The Delhi Declaration

Put together, it kept falling apart

Last Updated: Sunday 28 June 2015

The Delhi Declaration

-- Every climate change conference ends with an outcome, usually a text that lays down the roadmap for the future. For the eighth Conference of Parties (CoP-8), this was to be the Delhi Declaration.

CoP-8 president T R Baalu released the first draft on October 28, 2002. It was a miserable document. It pretended that the Kyoto Protocol didn't exist. Issues such as 'mitigation' and (protocol) 'ratification' weren't mentioned. The draft meekly called on industrialised countries to implement their commitments under the convention. Some felt it was a copy-paste job, relying on bits of earlier declarations. Delegates began to question Baalu's leadership. The EU and countries such as Australia, for different reasons, got ready to do some serious fighting.

Baalu released the much-awaited second draft late in the evening on October 31, 2002. The ministerial segment of the conference was already under way. The major groups, including the G-77 and the EU quickly huddled into meetings to discuss the new draft. Beat Nobs, a Swiss delegate, pointed out that the draft had no clear reference to the Third Assessment Report (TAR) to the Intergovernmental Panel on Climate Change (IPCC), which talked about dangerous climate change, and a call for mitigation of climate change by all countries. But a South African delegate, speaking on the condition of anonymity as the declaration was still being debated within the G-77, said many countries within the group wanted the reference to TAR deleted. Besides, no developing country was willing to consider language that could be interpreted as the need to take on future commitments.

The CoP-8 President convened negotiations later that night. When negotiators took a short break around 2:15 am on November 1, 2002, it was clear that they had made little progress. Some delegates seemed particularly annoyed with Saudi Arabia. A Portuguese delegate said, "They are very smart, they know when it is the right time to obstruct."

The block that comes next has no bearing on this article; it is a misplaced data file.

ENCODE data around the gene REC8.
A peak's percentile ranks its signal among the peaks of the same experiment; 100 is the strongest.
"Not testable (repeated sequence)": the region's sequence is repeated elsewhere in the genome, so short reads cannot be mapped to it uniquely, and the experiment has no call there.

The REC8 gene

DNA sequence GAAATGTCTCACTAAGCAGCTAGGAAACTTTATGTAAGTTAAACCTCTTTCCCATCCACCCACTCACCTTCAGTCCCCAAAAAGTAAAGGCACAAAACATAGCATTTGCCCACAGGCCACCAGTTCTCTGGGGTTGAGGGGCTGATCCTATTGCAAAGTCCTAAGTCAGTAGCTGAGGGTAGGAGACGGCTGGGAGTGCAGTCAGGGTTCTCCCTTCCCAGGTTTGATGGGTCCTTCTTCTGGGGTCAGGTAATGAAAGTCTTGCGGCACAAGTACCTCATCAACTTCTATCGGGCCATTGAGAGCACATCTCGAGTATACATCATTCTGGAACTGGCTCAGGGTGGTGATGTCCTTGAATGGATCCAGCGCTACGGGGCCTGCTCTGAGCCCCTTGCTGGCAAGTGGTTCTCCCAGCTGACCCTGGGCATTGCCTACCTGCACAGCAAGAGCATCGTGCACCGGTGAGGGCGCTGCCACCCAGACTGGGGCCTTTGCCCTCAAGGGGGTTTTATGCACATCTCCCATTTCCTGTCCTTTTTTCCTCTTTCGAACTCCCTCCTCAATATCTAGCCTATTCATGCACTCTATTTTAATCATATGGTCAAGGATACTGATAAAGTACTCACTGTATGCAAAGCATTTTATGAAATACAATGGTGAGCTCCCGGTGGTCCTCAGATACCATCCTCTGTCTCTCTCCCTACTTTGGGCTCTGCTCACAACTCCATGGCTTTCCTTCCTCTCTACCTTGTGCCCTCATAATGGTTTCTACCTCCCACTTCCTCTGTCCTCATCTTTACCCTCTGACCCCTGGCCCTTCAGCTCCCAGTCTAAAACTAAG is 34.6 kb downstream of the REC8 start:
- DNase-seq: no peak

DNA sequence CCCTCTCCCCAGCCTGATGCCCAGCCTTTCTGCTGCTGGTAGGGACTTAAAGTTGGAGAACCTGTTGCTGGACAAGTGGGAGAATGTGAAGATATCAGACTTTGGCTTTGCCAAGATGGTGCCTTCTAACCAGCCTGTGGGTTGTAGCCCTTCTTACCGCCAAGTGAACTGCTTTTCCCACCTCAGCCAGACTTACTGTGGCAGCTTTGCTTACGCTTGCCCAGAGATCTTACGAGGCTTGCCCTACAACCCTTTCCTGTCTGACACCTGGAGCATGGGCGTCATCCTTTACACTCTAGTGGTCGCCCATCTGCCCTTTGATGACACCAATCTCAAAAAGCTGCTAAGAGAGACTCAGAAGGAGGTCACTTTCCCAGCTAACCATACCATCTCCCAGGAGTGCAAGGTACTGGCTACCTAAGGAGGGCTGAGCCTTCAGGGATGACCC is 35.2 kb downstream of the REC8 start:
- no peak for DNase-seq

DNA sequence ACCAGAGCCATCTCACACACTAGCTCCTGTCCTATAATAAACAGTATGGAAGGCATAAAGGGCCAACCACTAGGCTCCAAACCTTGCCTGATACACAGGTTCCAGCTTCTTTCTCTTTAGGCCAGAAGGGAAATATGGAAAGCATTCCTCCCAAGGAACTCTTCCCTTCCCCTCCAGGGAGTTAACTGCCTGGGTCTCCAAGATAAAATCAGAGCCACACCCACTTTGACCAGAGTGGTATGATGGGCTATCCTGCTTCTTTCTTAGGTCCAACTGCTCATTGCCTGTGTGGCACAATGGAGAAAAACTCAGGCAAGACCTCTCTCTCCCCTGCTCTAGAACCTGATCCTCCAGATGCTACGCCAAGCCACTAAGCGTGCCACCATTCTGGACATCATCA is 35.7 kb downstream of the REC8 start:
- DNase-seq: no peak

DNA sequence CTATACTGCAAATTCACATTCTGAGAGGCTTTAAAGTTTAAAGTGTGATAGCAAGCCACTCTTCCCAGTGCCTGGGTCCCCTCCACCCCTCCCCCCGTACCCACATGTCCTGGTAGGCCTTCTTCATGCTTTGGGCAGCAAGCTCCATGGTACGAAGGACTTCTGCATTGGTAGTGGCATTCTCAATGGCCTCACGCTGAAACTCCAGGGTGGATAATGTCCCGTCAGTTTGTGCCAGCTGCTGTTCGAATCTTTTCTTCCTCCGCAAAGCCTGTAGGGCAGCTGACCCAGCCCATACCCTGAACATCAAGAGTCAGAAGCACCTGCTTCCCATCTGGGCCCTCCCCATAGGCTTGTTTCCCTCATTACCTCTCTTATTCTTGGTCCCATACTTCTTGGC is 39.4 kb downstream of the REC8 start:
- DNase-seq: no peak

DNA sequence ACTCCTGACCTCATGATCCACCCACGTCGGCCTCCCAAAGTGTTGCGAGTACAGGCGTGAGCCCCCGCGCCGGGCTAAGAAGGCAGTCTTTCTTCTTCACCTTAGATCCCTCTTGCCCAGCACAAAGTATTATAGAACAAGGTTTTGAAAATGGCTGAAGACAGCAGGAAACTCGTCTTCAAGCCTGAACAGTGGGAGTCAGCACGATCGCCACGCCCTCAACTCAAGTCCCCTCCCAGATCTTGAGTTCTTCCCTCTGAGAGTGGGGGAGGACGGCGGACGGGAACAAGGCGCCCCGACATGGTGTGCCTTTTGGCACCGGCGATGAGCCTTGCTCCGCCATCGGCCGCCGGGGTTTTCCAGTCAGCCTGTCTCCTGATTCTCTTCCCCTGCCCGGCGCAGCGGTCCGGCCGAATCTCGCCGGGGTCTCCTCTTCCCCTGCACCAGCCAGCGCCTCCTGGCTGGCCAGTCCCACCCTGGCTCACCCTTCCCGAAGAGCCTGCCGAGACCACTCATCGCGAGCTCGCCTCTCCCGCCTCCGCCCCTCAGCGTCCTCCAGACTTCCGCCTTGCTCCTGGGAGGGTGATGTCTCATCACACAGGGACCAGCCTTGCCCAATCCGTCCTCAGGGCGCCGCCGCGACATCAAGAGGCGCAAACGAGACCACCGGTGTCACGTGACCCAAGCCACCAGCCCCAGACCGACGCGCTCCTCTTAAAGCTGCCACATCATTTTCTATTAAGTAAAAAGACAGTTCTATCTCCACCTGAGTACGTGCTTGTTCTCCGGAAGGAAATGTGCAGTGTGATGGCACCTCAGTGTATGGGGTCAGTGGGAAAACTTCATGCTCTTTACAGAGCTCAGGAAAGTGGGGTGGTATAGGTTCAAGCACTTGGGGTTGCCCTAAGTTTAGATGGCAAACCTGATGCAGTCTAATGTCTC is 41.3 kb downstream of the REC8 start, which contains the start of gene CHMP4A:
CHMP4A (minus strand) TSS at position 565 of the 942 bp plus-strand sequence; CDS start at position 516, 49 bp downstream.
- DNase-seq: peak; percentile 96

When negotiations finally closed at 6 am in the morning, only some of the paragraphs in the preamble, the language on Kyoto and some non-controversial issues had been cleared. At 11:30 am, while the major groups were locked in informal negotiations with the President, a Danish delegate said that the issues unresolved were TAR, renewables and future commitments. He added, "OPEC countries, whose interests are very different from the rest of the world, are having a significant influence on the position of G-77/China."

Hopes of a declaration began to fade. "There is still a deadlock and negotiations are still on. Commitments is the sticky issue", said Luis Herrera, the head of the Venezuelan delegation, at around 3:00 pm. Speaking about commitments, a Swiss delegate said, "If we let it go this time they will use it against us. They will say it is not in the declaration."

Finally at around 6 pm, about 24 hours after the second draft was released, the final negotiated text was presented to the plenary for approval. "Obviously, the declaration is a consensus paper. It cannot satisfy everybody. I am not satisfied. Nobody is fully satisfied", said Mutsuyoshi Nishimura of Japan in his speech at the closing plenary. The eu was very disappointed too. Steen Gade, head of the EU delegation, felt the text significantly "lacked action and a vision for the future." Canada too was critical: "The stakes are high and the cost of inaction are great", said the head of the Canadian delegation David Anderson, in his closing speech.

But there were those who were happy. "The Delhi declaration has both great substantive and symbolic importance for developing countries. It recognises the need and aspirations of the developing world", said Mohammed Sanusi Barkindo of Nigeria in the closing plenary. The Chinese, too, were satisfied. "The theme of the Delhi declaration is to place the solution to climate change within the context of sustainable development and this is an effective way to address climate change," the Chinese delegate said.

Two mysteries remained unsolved. The first was absolute US approval for the declaration. Rumour had it that the US found a weak declaration more convenient than a strong one, given its rejection of the protocol and the Kyoto process. The second was a special mention, in the declaration text, thanking CoP-8 president Baalu for his efforts. Such a mention had no precedent. For one who provided no vision to CoP-8's outcome, and whose leadership was under grave doubt a couple of days ago, such unprecedented approval raised curious eyebrows. What was he actually being thanked for?

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